Sitting Less, Moving More Can Make Major Health Differences

Combatting “the New Smoking”

BY GREG GOULD
MMS PUBLIC HEALTH STAFF

What if the difference between health and chronic illness was something as simple as a five-minute walk? Recent research suggests that sitting less and moving more throughout the day can make a major difference in overall health.

“Americans are engaging in sedentary behavior for 17 hours a day,” said Beth Frates, M.D., member of the MMS’s Committee on Nutrition and Physical Activity and a lifestyle medicine specialist. “Sitting is considered to be the new smoking.”

Sedentary behavior is associated with many diseases and disorders such as heart disease, stroke, osteoporosis, obesity, diabetes, hypertension, depression, anxiety, and even some cancers such as colon and breast, she said. Recent research has even connected sitting with decreased metabolism, decreased HDL levels, and improved creativity, she added.

“Even if people are meeting the guidelines, they still need to be aware of the dangers of sitting,” said Dr. Frates. “Exercising a half-hour every day for five days a week does not give you permission to sit for extended periods during the rest of the day.” Long work days sitting, followed by long commutes, and time on social media contribute to this sedentary time, according to Dr. Frates. Physicians and their patients should find creative ways to build activity into their day, such as incorporating a standing or walking break every hour for a few minutes, she added. These activities will help to change body position, wake up the body and muscles, and allow for some movement each hour.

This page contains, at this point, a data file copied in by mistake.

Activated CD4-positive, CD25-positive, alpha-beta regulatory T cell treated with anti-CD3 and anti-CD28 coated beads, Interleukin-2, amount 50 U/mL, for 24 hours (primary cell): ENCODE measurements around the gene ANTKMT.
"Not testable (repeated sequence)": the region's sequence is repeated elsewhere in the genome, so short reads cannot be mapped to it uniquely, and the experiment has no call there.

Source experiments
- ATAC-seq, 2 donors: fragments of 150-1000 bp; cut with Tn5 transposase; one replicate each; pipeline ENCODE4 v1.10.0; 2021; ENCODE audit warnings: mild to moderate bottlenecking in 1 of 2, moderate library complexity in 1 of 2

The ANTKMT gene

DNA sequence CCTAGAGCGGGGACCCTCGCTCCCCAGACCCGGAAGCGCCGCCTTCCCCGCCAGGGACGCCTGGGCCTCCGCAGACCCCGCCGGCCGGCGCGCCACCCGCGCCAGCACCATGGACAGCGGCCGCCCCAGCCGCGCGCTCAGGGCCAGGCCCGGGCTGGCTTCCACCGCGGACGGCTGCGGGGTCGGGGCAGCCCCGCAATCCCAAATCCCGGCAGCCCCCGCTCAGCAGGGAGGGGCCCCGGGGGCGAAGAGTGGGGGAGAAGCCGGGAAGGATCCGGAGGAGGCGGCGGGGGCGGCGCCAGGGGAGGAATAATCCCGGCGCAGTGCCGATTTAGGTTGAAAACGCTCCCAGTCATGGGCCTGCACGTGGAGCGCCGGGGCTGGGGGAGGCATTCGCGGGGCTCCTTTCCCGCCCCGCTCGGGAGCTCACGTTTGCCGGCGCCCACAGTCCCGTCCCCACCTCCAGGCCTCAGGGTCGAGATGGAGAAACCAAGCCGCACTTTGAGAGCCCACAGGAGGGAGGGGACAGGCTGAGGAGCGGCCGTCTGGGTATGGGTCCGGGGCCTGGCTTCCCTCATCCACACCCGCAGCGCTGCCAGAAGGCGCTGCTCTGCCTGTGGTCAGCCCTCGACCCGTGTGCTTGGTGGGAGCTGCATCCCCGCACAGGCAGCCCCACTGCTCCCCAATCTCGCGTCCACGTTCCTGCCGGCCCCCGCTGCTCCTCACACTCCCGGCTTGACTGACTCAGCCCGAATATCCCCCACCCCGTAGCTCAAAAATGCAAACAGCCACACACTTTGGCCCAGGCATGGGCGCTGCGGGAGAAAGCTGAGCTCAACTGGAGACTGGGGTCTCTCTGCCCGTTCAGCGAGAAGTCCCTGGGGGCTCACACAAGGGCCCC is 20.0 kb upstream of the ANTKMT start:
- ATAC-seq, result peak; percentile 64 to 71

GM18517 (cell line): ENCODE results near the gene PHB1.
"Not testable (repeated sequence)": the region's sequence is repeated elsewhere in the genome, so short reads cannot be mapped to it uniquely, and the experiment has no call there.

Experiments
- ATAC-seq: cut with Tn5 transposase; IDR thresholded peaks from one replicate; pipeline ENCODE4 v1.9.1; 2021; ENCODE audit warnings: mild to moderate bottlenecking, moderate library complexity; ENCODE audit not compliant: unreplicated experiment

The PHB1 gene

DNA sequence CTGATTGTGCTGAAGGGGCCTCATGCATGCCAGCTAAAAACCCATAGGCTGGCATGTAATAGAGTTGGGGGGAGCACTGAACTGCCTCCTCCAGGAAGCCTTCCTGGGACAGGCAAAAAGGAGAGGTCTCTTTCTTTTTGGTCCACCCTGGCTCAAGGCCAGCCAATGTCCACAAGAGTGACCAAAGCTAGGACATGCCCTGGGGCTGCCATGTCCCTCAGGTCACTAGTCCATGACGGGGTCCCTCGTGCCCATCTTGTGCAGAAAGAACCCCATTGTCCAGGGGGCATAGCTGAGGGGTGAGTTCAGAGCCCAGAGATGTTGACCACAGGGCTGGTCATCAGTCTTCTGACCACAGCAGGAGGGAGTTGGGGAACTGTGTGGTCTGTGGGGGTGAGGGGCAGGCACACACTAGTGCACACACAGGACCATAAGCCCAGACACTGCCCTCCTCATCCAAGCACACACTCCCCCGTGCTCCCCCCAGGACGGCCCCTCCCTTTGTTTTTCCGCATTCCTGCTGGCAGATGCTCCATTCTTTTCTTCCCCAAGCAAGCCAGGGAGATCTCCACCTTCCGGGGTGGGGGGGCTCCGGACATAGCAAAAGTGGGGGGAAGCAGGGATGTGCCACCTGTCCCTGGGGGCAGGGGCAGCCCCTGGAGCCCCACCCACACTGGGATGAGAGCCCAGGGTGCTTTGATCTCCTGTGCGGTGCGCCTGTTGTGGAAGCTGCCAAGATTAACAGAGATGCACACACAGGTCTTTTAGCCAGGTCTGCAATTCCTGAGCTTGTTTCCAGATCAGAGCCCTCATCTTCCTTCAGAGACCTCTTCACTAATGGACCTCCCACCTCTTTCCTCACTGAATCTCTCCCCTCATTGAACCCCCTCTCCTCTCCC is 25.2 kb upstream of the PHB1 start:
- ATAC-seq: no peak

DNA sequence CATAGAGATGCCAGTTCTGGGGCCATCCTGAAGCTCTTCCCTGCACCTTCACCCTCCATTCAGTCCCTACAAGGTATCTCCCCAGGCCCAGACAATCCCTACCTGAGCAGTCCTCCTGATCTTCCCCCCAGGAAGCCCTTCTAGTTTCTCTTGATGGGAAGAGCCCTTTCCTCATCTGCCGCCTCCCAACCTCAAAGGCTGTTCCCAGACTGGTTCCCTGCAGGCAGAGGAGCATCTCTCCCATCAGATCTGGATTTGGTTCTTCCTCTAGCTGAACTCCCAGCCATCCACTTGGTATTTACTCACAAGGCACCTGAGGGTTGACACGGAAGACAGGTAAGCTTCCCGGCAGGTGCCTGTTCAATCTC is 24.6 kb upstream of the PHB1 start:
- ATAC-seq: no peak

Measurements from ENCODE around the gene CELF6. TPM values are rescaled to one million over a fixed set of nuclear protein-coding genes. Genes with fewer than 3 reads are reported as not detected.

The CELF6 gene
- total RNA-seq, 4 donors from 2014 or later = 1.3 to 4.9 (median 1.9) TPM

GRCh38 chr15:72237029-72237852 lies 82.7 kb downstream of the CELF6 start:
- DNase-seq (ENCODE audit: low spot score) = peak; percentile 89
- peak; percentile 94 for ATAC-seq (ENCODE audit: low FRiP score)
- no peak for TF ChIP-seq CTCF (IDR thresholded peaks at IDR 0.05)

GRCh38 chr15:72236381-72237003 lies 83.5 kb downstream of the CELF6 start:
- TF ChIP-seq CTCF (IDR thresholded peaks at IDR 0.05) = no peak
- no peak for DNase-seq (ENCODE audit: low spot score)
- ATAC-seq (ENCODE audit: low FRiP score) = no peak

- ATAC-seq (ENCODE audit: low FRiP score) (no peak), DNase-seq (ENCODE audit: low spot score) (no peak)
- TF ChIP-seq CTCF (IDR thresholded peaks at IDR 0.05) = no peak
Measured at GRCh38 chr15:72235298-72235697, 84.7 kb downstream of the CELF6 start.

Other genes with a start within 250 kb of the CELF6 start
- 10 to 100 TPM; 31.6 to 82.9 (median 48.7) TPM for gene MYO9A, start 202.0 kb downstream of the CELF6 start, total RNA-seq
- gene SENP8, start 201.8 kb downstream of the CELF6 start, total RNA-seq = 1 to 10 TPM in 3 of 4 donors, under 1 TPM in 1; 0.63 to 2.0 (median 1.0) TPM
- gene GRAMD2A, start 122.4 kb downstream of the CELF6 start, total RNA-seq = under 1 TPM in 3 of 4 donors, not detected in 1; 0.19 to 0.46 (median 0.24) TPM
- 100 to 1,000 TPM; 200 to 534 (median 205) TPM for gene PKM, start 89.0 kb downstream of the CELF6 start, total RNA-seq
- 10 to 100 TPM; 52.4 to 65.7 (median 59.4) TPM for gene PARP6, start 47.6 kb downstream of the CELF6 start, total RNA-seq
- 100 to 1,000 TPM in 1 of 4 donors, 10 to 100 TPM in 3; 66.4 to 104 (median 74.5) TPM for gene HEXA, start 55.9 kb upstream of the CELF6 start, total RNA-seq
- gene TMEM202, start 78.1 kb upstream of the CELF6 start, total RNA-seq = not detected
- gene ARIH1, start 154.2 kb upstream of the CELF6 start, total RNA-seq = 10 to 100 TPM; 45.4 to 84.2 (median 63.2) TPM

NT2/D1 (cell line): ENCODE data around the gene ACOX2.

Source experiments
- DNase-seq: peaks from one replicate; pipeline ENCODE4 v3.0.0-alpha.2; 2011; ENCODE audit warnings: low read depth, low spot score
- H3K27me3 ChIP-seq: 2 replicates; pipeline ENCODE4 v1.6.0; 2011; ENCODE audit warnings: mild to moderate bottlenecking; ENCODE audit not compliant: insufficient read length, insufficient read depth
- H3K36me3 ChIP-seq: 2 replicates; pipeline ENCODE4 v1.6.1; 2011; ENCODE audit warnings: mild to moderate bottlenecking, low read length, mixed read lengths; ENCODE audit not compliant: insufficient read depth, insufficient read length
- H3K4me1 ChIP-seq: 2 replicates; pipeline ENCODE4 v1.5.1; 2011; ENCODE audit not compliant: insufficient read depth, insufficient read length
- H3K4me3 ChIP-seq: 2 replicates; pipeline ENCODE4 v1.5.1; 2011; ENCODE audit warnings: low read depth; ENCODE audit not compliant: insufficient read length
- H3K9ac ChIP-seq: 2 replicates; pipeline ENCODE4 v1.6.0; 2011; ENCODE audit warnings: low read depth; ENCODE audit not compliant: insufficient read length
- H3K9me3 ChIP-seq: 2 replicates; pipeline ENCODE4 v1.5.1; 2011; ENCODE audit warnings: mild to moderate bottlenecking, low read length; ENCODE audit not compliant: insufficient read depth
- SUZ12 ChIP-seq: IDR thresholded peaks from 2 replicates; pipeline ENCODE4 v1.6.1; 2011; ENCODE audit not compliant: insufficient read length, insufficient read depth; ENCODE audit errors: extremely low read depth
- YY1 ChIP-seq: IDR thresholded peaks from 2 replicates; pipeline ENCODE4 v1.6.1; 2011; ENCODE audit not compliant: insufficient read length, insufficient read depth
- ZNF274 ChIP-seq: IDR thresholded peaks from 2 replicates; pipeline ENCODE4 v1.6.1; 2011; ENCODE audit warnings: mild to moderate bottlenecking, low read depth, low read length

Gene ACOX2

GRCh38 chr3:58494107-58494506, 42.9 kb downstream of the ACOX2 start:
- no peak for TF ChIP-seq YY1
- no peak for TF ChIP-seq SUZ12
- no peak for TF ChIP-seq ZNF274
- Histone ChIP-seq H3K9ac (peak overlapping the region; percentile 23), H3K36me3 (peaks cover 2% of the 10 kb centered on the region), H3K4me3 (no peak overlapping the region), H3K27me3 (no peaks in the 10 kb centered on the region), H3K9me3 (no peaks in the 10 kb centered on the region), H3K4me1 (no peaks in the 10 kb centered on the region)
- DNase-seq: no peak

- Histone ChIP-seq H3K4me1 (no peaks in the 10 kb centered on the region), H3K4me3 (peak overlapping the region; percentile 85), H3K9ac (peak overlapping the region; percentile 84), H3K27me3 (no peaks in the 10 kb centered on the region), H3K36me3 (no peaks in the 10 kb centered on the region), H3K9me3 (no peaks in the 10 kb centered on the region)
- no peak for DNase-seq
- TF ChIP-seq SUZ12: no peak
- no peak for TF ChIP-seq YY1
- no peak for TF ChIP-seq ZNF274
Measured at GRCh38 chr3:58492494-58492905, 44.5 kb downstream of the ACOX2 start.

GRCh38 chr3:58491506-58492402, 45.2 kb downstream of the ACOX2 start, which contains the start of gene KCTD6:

For references about sedentary behavior, and resources on increasing physical activity, visit www.massmed.org/healthyweight.

Share on Facebook

New: Advertise With MMS

Increase your brand awareness and visibility to physicians and the general public through advertising space on the MMS website and several MMS email newsletters.

Read More »

Subscribe to e-Newsletters

Stay on the cutting edge of medicine by subscribing to free MMS e-newsletters. Choose from up to ten subject areas including physician and patient advocacy, public health, CME, daily health care news, and more. 

Sign Up »

NEJM Resident 360  Ad

MMSMediaWatch

FacebookTwitterLinkedInYouTube

Copyright © 2017. Massachusetts Medical Society, 860 Winter Street, Waltham Woods Corporate Center, Waltham, MA 02451-1411

(781) 893-4610 | (781) 893-3800 | Member Information Hotline: (800) 322-2303 x7311